Thursday, October 1, 2015

Two laments for the end of an era and one happy thing

I start this blog with my laments.  The little café, Stefano’s, which I would pop into daily on my way to the clinic, and which I wrote about in my blog of 29th March, has now closed and been taken over by what looks like a very much more upmarket place.  I think I can no longer call it a café, but would describe it more as a small patisserie.  And my favourite espresso has nearly doubled in price.  Stefano and his Italian family seem to have been the last survivors around here of a time when small family-owned businesses ran a one-shop enterprise.  Now the coffee chains, such as Starbucks, with their standardized fare, are taking over everywhere, perhaps understandably in view of the rents charged.  Even this new little patisserie has other branches elsewhere in the up-and-coming areas of London.

My second lament is for the puzzling substitution in train announcements of the good old-fashioned word “passenger” by the word “customer”.  I wonder who decided that this change was necessary.  Did a group of railway executives with nothing better to do solemnly sit around a table to discuss the merits of the one word against the other?  And why change it at all?  When I hear “passengers” I always thrill slightly to the thought of all those large ocean liners, like the Queen Mary, or indeed the Titanic, or people climbing aboard The Great Western  or the Orient Express.  When discussing the Titanic disaster, is anybody likely to ask, “How many customers were lost?”  The word now only reminds me of the money I paid today for my rail ticket to a much less exotic destination, Sussex.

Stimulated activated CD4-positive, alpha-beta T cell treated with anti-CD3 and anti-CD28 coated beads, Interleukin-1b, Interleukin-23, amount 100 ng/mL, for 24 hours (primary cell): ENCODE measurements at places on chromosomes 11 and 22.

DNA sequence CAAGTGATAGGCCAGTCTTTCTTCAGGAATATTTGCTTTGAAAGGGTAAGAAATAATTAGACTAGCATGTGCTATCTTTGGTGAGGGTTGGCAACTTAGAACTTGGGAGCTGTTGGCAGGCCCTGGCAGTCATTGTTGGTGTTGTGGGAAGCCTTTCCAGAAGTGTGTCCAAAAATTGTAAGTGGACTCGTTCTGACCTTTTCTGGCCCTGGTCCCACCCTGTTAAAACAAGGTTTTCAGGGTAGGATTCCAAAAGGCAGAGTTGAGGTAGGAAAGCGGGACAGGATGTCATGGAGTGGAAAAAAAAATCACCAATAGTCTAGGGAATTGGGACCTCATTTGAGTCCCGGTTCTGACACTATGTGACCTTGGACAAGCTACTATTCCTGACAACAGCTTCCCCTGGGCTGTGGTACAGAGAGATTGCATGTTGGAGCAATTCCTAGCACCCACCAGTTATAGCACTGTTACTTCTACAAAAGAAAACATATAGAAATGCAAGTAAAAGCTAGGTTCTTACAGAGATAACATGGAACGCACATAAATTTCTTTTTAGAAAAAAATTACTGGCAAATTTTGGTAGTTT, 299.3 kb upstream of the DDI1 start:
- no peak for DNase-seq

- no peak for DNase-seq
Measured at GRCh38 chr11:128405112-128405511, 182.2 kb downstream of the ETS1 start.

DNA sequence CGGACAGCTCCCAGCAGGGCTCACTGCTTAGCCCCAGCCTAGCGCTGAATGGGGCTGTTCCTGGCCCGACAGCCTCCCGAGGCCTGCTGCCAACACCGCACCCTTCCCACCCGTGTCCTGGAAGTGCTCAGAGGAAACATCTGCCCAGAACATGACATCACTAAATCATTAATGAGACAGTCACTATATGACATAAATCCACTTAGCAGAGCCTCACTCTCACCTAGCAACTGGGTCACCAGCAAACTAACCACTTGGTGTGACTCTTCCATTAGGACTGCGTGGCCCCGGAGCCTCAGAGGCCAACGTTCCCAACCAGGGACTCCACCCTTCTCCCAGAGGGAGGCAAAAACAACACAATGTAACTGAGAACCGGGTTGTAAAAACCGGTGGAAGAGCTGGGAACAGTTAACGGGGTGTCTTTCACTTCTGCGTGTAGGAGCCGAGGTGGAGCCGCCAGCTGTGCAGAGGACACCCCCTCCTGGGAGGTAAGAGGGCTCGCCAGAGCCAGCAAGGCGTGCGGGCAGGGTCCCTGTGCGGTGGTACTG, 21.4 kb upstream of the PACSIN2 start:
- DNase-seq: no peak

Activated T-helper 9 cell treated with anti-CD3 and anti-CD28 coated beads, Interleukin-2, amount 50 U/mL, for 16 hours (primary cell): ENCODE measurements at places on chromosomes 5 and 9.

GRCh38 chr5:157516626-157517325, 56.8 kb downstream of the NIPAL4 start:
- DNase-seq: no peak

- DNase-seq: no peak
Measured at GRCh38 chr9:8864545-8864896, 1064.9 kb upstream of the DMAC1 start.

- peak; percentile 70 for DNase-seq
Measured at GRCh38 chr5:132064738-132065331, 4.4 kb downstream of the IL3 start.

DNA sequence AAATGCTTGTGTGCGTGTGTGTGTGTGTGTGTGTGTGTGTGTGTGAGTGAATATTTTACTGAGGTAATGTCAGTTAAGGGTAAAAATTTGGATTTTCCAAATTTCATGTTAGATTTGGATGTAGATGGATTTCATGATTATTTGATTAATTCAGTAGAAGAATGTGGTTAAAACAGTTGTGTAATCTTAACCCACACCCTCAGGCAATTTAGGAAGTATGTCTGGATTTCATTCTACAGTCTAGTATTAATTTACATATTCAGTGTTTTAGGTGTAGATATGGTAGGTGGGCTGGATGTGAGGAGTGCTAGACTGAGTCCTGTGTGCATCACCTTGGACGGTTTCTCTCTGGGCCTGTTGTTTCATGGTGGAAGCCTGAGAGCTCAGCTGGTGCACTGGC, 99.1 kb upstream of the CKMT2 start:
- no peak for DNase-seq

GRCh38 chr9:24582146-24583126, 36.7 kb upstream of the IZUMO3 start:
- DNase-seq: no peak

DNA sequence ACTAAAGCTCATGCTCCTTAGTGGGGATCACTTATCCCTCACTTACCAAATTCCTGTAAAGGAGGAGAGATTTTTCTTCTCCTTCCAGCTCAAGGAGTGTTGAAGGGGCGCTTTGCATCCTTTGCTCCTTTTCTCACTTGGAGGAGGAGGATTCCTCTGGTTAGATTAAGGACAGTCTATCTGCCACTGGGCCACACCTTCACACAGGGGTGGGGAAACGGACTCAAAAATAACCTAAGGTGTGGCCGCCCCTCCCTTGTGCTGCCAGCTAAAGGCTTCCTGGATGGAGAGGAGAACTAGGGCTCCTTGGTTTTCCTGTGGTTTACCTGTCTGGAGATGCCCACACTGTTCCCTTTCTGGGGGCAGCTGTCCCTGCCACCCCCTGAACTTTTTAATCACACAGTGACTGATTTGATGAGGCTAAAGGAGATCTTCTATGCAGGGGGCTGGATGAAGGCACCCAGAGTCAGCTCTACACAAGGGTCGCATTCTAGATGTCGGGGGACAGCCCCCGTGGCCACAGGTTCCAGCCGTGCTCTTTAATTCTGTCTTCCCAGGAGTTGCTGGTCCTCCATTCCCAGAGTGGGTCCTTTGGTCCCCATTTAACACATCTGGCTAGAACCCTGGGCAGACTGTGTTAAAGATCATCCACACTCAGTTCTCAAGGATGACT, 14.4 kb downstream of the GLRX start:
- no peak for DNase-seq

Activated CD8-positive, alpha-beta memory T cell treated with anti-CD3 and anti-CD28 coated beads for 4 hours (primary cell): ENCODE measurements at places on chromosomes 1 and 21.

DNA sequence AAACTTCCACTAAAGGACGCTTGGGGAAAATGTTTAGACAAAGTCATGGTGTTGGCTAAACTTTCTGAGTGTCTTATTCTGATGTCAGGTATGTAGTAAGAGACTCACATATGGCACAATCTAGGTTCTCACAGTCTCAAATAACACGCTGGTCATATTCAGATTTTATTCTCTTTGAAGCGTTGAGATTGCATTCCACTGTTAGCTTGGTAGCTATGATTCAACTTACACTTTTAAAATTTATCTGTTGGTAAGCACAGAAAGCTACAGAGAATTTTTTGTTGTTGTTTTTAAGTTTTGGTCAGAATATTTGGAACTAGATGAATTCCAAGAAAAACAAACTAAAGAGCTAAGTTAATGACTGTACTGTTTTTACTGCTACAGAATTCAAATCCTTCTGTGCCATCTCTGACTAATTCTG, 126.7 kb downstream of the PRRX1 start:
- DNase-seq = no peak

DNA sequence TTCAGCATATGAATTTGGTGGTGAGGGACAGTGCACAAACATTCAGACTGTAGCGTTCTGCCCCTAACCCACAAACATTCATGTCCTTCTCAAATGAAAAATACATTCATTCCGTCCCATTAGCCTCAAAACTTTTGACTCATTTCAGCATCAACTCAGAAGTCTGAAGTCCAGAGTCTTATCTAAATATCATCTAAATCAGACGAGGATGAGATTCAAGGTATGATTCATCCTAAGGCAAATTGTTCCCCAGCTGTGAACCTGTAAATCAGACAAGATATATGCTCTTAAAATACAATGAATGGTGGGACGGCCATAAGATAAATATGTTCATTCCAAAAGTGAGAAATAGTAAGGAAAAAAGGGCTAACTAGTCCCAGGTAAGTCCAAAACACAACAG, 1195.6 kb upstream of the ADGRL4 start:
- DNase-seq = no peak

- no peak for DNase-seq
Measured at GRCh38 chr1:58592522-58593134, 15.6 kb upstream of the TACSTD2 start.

But to relieve the slight gloom of writing about these two rather sad things, I tried to think of something good that has happened to me, and came up with quite a few examples, none more heartwarming than a little incident that occurred in the street a few days ago.  There was a different Big Issue seller from the usual one outside my local supermarket, and I thought I recognized him from seeing him somewhere else.  He smiled at me, and said, “You may not remember me, but you’re the lady who called to me to come across the street in Bond Street some time ago, so that you could buy a copy from me.”  Now I recalled that this must have been over a year ago.  So he had remembered this small act of kindness from all those months back.  Perhaps too many people treat Big Issue sellers as nuisances, and walk on by, and too few as people, trying hard to put their lives together.  We smiled at each other like old friends, and I walked on with my heart a little warmer. 

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